Feedback between Air-Sea Turbulent Momentum Flux and Oceanic Submesoscale Processes

Xu Chen, Florida State University, Center for Ocean-Atmospheric Prediction Studies, Tallahassee, United States, William K Dewar, Florida State Univ, Tallahassee, United States, Eric Chassignet, Center for Ocean-Atmospheric Prediction Studies, Florida State University, Tallahassee, FL, United States, Mark A Bourassa, Florida State Univ, Center for Ocean-Atmospheric Prediction Studies, Tallahassee, United States and Steven L Morey, Florida State Univ, Tallahassee, FL, United States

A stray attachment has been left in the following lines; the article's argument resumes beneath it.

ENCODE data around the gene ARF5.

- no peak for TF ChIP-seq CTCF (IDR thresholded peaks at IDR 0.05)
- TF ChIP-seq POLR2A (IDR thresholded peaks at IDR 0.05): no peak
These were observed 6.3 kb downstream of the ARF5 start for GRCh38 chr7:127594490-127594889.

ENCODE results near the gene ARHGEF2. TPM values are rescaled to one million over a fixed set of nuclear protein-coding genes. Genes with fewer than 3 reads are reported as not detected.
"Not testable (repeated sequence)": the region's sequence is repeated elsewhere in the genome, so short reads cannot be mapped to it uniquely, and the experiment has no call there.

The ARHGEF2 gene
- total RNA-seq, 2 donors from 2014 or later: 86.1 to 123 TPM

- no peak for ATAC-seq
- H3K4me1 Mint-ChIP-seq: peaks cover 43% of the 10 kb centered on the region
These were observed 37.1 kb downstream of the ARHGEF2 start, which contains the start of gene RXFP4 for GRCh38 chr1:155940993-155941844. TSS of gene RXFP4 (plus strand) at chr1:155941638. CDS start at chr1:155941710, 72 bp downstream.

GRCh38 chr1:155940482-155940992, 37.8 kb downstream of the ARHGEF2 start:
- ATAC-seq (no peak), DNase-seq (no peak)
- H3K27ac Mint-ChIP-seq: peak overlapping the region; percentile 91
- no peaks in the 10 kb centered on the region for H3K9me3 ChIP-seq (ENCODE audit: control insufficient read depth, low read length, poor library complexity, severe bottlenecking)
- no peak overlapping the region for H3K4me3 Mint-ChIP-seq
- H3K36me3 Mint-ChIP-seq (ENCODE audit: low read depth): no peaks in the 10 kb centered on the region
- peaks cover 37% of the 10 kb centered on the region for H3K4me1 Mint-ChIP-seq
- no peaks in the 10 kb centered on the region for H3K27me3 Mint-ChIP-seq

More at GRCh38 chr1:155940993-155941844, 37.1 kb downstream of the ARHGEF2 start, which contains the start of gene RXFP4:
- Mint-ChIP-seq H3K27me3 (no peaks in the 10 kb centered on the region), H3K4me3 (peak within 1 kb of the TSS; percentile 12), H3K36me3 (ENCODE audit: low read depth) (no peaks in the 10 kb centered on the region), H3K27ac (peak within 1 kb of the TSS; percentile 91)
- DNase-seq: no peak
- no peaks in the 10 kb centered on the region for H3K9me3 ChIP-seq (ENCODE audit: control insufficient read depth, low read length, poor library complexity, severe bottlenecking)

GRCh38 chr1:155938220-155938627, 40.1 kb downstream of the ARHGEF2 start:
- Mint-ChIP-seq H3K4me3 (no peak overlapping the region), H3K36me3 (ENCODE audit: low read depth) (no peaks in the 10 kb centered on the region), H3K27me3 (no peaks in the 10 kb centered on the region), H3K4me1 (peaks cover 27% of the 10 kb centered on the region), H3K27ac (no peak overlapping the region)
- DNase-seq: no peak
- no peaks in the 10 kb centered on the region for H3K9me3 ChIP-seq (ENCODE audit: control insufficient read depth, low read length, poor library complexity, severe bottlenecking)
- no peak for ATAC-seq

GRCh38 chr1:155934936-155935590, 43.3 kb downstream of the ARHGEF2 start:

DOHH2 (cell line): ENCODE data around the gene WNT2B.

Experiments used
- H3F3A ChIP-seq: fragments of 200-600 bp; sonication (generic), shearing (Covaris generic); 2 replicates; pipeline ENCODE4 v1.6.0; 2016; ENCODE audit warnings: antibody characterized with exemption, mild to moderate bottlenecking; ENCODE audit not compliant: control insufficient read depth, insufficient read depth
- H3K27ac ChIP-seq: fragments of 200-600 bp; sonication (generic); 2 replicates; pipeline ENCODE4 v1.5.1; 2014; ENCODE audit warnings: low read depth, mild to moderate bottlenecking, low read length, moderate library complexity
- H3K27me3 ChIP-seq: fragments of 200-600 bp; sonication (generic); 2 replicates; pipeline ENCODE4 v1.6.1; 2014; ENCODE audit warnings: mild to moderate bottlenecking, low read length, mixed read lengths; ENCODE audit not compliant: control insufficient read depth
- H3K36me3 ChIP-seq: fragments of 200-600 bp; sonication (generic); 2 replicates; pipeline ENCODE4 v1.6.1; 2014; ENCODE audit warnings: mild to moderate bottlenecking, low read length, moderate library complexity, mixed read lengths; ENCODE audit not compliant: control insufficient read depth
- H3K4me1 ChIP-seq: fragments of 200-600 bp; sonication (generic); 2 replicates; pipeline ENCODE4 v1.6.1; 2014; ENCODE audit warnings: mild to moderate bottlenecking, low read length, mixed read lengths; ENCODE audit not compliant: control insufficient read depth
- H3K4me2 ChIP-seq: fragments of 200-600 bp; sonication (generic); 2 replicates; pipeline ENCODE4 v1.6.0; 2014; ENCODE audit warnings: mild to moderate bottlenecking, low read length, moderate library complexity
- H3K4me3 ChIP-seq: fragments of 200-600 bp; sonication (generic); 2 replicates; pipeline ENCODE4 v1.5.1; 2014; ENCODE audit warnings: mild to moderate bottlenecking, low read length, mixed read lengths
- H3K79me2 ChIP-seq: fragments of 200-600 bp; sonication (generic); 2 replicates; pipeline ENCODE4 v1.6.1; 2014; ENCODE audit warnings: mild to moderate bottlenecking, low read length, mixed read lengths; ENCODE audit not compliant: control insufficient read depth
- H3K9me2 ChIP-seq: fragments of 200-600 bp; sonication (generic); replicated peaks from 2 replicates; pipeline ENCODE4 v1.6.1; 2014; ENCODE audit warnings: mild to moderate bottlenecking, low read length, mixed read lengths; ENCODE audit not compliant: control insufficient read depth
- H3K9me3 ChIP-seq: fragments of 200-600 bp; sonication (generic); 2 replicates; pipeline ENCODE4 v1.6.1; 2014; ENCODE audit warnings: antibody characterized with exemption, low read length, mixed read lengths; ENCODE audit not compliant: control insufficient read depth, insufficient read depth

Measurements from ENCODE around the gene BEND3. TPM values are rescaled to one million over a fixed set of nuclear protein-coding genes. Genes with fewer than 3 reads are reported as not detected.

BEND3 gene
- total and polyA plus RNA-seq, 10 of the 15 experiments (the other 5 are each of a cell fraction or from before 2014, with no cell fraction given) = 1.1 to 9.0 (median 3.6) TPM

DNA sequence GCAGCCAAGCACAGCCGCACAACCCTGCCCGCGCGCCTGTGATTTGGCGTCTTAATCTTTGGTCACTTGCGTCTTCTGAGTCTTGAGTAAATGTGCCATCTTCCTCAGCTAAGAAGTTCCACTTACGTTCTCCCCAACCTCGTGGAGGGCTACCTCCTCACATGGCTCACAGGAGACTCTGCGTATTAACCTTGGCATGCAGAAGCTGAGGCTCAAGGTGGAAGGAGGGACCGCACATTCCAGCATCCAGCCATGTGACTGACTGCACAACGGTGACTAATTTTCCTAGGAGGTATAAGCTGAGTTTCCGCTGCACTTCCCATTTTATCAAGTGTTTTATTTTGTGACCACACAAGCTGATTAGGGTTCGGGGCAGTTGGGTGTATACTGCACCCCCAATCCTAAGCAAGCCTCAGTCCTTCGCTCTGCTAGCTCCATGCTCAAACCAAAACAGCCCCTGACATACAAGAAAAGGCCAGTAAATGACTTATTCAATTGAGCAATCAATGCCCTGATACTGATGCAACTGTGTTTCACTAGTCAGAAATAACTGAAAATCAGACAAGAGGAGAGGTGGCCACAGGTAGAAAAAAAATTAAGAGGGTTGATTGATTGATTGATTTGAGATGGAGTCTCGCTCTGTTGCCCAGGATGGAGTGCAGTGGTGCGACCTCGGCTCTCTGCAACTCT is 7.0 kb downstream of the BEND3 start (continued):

An accurate representation of air-sea interaction is crucial to the accurate numerical prediction of ocean, weather, and climate. Previous studies found that resolving the mutual feedbacks between mesoscale processes and the atmosphere improved the accuracy of modeling for ocean, weather, and climate. In the submesoscale regime recently revealed by high-resolution numerical models and observations, the SST gradient and surface currents are found to be much stronger than those in the mesoscale. However, the feedbacks between the submesoscale processes and the atmosphere are not well understood. To quantitatively assess the mutual responses between the air-sea fluxes and the submesoscale processes, a non-hydrostatic ocean model coupled with an atmospheric boundary layer module is implemented making it possible to examine the air-sea interactions over the submesoscale regime. The inclusion of surface currents in air-sea bulk flux parameterization and the atmospheric thermodynamic adjustments to the ocean surface are argued to be significant for modeling accurate wind stress and air-sea turbulent heat fluxes in the submesoscale regime. The results show that the linear relationship between wind stress curl/divergence and crosswind/downwind SST gradient, revealed in the mesoscale regime, do not exist in the submesoscale regime. Additionally, the magnitudes of positive and negative wind stress curl introduced by submesoscale processes are much greater than the magnitude of wind stress curl introduced by mesoscale processes. Because different fields of wind stress and turbulent heat fluxes are introduced by the influence of submesoscale surface velocity field and/or temperature field, these wind stress and heat flux fields can interact with submesoscale surface structures and provide different PV injections into the ocean. This study serves as a starting point in the investigation of the two-way feedback between the atmosphere and oceanic submesoscale processes. It shows that numerically resolving the two-way air-sea coupling in the submesoscale regime significantly changes air-sea flux and the oceanic submesoscale dynamics.